The first shipment of coronavirus vaccines has arrived this week at Accra airport in Ghana, this is through the World Health Organization (WHO) in collaboration with UNICEF to enable the beginning of COVAX plan that provides coronavirus vaccines for free to the low and middle-income countries.
Ghana is a country of almost 30 million people, it didn’t record very high infection rate of coronavirus like wealthier countries but they recorded about 81,245 cases and 584 deaths till now.
Ghana is the first country that receives 600,000 doses of coronavirus vaccines of Astrazeneca / Oxford through COVAX facility which plans to deliver about 2 billion vaccine doses in 2021 in the world’s poorest 92 countries, this is a global effort to fight the Covid-19 pandemic and make sure that all citizens have the accessibility to vaccines.
Astrazeneca / Oxford vaccine is considered easier to distribute among countries as it doesn’t require the extremely low temperature storage as other vaccines like Pfizer and Moderna vaccines.
Hassan Damluji, deputy director for global policy and advocacy at the Bill & Melinda Gates Foundation said in an interview with CNBC
“We know that it normally takes decades between a vaccine being developed and used for the first time in rich countries and then getting to the poorest people in the world. So for Ghana to receive their first shipment, only three months from the very first vaccine rollouts in the world, is beyond exceptional,” he said. “It’s by far the fastest ever.”
The shipment that arrived Ghana was produced in India by India’s Serum Institute, which was granted the right to manufacture Astrazeneca / Oxford vaccine using Astrazeneca’s formula. By the arrival of this shipment Ghana can start the vaccination process almost by the next week, the priority would be for the frontline medical workers, people aged over 60 and people with preexisting health conditions.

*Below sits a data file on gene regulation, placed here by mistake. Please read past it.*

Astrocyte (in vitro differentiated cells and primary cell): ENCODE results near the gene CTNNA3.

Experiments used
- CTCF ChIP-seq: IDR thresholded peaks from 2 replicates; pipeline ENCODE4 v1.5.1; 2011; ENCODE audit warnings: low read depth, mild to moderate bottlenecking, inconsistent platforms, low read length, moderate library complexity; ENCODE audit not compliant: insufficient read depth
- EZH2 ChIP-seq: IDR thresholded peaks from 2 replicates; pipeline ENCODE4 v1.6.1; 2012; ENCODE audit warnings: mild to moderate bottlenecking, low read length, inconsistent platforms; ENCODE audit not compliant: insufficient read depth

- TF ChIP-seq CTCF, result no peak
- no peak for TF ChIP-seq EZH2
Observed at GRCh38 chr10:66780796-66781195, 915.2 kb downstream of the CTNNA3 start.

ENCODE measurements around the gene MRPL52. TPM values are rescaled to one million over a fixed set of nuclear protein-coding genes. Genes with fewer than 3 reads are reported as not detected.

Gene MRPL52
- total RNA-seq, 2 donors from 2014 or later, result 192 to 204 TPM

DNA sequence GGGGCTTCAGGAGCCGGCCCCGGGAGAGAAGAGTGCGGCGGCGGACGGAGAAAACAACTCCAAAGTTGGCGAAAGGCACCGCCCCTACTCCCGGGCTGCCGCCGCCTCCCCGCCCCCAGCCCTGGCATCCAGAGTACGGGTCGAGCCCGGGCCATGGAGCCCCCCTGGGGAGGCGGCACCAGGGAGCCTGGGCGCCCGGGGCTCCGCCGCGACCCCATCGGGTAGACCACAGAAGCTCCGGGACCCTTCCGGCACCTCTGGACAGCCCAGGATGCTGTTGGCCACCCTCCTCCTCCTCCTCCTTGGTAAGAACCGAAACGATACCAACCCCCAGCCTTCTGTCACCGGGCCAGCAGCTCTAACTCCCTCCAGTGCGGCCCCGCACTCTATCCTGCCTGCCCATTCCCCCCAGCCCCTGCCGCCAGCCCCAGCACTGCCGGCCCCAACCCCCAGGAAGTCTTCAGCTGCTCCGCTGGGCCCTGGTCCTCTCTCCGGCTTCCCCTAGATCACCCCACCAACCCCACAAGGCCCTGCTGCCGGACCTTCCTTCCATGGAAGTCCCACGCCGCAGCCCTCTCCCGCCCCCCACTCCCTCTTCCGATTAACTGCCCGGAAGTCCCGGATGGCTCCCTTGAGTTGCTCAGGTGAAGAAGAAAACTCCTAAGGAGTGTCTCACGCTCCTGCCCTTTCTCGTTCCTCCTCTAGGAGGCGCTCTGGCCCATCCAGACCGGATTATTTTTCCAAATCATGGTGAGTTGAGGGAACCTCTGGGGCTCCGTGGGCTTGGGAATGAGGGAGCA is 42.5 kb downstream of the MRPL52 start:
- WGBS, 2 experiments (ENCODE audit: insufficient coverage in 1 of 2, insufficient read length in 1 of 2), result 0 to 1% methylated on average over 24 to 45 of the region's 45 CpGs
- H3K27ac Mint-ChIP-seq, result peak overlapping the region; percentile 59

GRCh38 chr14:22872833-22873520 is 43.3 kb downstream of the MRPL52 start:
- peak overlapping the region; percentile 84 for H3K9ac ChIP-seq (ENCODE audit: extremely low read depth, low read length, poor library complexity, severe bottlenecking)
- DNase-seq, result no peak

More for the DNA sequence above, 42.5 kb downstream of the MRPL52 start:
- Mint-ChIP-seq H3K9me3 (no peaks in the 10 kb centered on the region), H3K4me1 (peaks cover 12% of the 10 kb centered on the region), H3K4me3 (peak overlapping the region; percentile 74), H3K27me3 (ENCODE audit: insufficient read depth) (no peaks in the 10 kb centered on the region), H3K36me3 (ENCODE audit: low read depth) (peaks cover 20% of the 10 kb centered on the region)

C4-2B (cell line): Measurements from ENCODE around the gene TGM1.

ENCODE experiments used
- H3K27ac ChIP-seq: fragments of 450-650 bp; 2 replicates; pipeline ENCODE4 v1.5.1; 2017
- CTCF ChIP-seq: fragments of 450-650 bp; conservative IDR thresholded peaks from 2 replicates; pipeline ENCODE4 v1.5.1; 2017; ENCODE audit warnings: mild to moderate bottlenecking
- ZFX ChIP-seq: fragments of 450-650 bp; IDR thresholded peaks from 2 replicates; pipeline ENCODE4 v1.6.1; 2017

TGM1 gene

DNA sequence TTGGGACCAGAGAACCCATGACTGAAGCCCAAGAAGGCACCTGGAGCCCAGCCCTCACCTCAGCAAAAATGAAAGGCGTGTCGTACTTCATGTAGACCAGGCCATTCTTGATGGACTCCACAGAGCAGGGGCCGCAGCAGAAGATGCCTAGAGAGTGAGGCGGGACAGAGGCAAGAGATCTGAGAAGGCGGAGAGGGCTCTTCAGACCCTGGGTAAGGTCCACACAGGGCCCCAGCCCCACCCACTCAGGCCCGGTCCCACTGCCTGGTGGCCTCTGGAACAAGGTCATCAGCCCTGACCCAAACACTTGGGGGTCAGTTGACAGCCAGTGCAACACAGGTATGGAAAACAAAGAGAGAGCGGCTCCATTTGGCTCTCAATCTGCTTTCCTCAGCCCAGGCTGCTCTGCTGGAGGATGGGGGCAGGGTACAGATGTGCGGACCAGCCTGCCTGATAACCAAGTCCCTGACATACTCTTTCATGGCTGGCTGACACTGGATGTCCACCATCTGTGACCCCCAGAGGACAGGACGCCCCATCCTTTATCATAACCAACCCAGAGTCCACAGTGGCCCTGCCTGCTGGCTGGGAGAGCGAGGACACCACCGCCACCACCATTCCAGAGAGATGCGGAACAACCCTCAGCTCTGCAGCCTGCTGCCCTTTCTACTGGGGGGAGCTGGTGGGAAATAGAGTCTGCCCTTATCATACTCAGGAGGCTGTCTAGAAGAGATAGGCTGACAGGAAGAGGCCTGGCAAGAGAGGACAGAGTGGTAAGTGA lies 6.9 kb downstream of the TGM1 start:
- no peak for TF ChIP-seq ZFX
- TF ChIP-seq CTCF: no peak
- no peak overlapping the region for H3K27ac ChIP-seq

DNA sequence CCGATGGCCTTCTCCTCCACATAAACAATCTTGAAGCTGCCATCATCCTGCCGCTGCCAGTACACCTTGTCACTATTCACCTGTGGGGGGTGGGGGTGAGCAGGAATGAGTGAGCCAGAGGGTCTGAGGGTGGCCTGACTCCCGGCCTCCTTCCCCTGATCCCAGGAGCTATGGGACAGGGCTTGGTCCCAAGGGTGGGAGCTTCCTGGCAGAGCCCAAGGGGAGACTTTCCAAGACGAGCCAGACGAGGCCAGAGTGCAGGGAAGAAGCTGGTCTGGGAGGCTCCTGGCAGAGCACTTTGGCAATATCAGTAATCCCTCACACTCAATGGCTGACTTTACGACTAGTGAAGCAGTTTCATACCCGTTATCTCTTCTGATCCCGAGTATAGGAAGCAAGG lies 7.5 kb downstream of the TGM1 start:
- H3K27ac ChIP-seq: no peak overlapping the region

“Today marks the historic moment for which we have been planning and working so hard. With the first shipment of doses, we can make good on the promise of the COVAX facility to ensure people from less wealthy countries are not left behind in the race for life-saving vaccines,” said Henrietta Fore, executive director of UNICEF, which delivered the vaccines.
On the other hand, some activists say that they have serious concerns regarding the COVAX initiative objective that covers about 20% to 30% of the population in the countries that will receive the vaccine donations, even if this objective is reached but those countries will still vulnerable to the continuous waves of this pandemic as most experts stated that at least 70% of the population will need protection against Covid-19 to reach the herd immunity.